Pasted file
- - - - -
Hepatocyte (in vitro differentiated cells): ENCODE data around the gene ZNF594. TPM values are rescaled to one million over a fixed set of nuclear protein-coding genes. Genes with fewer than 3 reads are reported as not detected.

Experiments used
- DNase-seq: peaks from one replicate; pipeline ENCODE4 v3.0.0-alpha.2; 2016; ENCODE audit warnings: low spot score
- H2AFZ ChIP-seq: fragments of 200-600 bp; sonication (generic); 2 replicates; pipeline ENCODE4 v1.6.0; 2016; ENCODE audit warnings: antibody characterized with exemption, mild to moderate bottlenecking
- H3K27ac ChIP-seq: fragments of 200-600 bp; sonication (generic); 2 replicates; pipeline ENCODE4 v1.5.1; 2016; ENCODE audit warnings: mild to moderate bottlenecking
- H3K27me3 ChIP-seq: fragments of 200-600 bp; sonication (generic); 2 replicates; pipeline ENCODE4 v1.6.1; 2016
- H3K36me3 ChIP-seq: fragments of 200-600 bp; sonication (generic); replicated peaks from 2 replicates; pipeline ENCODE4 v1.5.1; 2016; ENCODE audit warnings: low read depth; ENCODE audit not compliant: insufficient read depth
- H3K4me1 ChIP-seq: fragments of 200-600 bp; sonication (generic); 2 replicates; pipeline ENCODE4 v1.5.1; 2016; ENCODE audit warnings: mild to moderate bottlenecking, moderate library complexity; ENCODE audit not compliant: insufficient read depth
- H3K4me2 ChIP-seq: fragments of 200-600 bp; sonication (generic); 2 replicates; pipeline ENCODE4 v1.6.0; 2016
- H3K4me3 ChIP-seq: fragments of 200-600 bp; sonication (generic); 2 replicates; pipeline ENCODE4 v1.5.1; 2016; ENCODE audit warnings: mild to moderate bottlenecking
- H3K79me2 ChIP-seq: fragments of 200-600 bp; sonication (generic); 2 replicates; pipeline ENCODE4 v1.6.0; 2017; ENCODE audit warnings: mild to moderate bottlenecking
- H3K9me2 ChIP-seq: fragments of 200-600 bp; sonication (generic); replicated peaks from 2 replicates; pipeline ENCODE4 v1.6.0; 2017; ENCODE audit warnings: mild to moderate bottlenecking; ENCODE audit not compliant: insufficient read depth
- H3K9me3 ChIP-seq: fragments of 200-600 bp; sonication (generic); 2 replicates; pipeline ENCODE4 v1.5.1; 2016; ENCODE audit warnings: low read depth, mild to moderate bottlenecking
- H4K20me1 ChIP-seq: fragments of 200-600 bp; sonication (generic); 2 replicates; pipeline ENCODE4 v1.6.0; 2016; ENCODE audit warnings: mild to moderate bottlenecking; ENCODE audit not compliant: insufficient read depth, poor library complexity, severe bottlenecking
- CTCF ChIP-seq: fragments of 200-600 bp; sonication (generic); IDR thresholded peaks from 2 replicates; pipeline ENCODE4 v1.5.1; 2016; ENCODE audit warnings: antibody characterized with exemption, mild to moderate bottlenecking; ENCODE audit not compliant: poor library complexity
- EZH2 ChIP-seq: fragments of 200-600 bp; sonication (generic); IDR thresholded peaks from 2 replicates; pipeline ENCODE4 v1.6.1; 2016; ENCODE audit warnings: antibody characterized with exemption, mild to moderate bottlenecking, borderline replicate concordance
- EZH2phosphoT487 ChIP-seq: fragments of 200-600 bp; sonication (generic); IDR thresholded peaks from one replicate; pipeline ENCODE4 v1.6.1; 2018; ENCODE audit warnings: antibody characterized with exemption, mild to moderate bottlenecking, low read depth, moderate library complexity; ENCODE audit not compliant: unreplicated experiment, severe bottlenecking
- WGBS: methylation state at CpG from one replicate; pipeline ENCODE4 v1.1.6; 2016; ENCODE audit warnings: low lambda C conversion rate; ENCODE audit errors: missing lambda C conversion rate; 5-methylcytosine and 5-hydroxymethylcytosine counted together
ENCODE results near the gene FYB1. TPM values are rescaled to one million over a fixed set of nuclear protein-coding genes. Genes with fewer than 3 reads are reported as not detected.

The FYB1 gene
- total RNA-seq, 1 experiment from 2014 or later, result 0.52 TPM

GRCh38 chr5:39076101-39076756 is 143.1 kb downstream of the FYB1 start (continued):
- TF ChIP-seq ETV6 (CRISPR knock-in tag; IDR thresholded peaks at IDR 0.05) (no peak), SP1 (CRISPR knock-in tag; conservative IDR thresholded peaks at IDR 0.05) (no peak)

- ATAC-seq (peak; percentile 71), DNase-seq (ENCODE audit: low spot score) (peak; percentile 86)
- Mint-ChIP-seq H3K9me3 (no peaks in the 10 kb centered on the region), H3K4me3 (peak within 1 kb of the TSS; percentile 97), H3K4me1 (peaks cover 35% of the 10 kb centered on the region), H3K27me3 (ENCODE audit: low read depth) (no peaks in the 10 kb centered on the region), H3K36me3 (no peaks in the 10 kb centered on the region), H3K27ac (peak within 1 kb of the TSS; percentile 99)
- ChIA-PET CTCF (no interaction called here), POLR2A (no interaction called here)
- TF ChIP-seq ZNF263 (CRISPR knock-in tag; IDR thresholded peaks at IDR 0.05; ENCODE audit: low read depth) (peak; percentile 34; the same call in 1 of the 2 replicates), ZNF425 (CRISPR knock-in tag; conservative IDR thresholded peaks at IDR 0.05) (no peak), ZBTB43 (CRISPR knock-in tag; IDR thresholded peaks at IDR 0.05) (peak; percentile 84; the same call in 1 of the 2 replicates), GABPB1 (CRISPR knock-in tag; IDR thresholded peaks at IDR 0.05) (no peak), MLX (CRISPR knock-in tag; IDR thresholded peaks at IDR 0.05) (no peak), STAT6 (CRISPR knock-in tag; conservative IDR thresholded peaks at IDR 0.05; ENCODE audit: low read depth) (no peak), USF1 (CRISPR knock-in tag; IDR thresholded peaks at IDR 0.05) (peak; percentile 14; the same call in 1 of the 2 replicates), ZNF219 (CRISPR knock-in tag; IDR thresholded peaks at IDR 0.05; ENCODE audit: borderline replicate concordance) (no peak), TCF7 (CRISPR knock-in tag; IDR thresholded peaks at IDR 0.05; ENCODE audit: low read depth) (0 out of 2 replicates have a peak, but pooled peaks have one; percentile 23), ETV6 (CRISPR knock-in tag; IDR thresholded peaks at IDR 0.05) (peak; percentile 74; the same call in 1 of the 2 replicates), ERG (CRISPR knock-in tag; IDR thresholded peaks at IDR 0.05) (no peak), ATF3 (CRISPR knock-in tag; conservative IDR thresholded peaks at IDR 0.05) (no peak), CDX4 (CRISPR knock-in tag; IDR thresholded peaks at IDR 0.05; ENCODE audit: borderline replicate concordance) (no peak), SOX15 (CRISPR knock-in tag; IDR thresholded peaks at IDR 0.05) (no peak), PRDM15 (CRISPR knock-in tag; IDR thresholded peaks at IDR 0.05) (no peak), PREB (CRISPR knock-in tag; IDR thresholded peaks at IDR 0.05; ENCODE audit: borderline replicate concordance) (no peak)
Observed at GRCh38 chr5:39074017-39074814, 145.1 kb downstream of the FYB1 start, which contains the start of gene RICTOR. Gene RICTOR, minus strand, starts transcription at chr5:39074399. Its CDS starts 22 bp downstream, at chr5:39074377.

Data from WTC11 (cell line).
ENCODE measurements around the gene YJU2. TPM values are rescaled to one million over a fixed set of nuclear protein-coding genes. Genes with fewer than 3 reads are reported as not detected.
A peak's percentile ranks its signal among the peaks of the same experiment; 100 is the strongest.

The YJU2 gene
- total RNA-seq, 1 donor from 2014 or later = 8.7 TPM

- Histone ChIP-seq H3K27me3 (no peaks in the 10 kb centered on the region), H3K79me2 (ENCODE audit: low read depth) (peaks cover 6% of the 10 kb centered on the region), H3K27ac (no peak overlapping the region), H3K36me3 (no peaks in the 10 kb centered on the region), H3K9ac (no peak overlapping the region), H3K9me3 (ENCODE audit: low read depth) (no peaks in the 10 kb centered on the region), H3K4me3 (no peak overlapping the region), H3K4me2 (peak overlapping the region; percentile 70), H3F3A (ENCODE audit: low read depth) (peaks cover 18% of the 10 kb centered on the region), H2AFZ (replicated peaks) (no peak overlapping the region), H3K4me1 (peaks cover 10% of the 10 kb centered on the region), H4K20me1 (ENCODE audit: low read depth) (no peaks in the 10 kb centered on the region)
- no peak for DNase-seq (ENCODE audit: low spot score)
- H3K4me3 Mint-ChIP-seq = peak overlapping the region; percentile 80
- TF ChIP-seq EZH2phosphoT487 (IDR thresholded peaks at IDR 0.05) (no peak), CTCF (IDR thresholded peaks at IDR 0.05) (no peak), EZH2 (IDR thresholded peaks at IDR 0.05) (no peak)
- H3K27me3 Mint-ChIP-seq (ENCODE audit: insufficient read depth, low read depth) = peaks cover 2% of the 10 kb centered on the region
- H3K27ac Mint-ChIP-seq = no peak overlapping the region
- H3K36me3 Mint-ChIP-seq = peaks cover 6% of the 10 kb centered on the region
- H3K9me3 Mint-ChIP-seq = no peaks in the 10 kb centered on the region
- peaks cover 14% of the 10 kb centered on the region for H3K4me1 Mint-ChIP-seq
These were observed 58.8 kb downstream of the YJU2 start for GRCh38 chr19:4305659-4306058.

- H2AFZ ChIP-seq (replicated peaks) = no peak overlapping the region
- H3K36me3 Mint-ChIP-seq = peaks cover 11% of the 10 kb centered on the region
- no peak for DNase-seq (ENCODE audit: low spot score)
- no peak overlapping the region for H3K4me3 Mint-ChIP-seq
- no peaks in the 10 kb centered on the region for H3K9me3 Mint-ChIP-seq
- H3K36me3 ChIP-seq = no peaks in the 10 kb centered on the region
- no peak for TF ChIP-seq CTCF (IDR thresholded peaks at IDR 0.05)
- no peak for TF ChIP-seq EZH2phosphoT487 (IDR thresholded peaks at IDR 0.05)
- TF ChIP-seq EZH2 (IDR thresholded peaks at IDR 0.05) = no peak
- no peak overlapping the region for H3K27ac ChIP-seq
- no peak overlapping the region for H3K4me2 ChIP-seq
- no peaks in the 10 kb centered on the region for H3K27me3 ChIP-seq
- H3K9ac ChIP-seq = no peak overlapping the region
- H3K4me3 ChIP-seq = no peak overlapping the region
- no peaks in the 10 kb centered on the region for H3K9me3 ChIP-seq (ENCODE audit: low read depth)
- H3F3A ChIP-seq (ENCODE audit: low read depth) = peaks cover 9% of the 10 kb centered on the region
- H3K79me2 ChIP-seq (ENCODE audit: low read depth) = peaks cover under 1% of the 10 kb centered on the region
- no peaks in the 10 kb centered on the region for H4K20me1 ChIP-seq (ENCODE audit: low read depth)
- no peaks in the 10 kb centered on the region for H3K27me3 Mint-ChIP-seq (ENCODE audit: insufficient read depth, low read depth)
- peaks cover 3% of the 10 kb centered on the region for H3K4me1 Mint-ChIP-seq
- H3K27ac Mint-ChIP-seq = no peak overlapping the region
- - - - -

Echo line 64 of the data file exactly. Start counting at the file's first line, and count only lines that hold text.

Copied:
- H3K27ac Mint-ChIP-seq = no peak overlapping the region